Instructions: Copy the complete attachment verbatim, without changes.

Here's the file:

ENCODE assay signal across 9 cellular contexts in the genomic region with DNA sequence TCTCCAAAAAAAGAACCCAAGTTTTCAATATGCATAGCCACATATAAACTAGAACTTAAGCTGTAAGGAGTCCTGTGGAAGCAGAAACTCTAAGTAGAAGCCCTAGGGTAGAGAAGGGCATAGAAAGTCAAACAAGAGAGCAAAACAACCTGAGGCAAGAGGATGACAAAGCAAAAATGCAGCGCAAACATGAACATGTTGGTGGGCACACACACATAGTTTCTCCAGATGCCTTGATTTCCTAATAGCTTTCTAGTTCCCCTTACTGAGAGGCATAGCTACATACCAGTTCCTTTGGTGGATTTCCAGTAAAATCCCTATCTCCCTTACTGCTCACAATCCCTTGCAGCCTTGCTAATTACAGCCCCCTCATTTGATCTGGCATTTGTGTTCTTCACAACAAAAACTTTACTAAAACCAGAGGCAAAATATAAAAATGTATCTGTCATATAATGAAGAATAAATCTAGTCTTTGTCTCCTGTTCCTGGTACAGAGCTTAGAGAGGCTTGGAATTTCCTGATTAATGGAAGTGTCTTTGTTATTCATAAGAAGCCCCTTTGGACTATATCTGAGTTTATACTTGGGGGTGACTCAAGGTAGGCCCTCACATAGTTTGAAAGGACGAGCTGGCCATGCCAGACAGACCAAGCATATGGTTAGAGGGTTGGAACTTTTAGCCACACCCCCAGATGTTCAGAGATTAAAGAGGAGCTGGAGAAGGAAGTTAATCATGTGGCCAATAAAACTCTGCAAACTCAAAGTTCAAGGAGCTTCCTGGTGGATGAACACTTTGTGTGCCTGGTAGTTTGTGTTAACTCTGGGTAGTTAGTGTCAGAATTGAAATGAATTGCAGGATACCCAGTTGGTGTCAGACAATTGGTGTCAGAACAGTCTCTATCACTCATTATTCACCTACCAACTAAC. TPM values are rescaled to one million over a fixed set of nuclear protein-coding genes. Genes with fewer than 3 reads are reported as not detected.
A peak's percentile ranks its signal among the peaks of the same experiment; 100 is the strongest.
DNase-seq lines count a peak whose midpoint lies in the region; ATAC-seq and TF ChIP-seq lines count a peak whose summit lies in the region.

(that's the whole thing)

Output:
ENCODE assay signal across 9 cellular contexts in the genomic region with DNA sequence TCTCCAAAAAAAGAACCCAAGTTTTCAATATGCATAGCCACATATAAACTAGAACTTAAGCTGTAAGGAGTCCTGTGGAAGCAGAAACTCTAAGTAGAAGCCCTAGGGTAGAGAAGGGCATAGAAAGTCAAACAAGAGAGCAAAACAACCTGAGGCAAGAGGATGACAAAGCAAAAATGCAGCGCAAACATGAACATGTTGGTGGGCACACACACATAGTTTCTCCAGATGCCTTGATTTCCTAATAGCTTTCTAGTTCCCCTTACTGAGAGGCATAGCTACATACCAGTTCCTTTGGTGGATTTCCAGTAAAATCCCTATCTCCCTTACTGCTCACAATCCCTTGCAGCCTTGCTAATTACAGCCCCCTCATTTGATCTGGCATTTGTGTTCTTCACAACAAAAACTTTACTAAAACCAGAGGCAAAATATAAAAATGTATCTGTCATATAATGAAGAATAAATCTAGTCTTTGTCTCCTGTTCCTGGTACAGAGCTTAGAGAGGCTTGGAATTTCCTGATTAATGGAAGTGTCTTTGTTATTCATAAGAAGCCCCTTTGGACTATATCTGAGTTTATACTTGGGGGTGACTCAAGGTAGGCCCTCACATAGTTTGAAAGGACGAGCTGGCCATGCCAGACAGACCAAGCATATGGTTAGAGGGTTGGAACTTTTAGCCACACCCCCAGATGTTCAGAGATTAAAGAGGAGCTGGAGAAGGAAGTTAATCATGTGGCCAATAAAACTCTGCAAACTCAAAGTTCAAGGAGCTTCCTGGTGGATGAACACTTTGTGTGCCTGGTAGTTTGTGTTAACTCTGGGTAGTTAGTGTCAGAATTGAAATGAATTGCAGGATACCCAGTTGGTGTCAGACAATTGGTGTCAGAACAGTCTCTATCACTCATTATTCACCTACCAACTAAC. TPM values are rescaled to one million over a fixed set of nuclear protein-coding genes. Genes with fewer than 3 reads are reported as not detected.
A peak's percentile ranks its signal among the peaks of the same experiment; 100 is the strongest.
DNase-seq lines count a peak whose midpoint lies in the region; ATAC-seq and TF ChIP-seq lines count a peak whose summit lies in the region.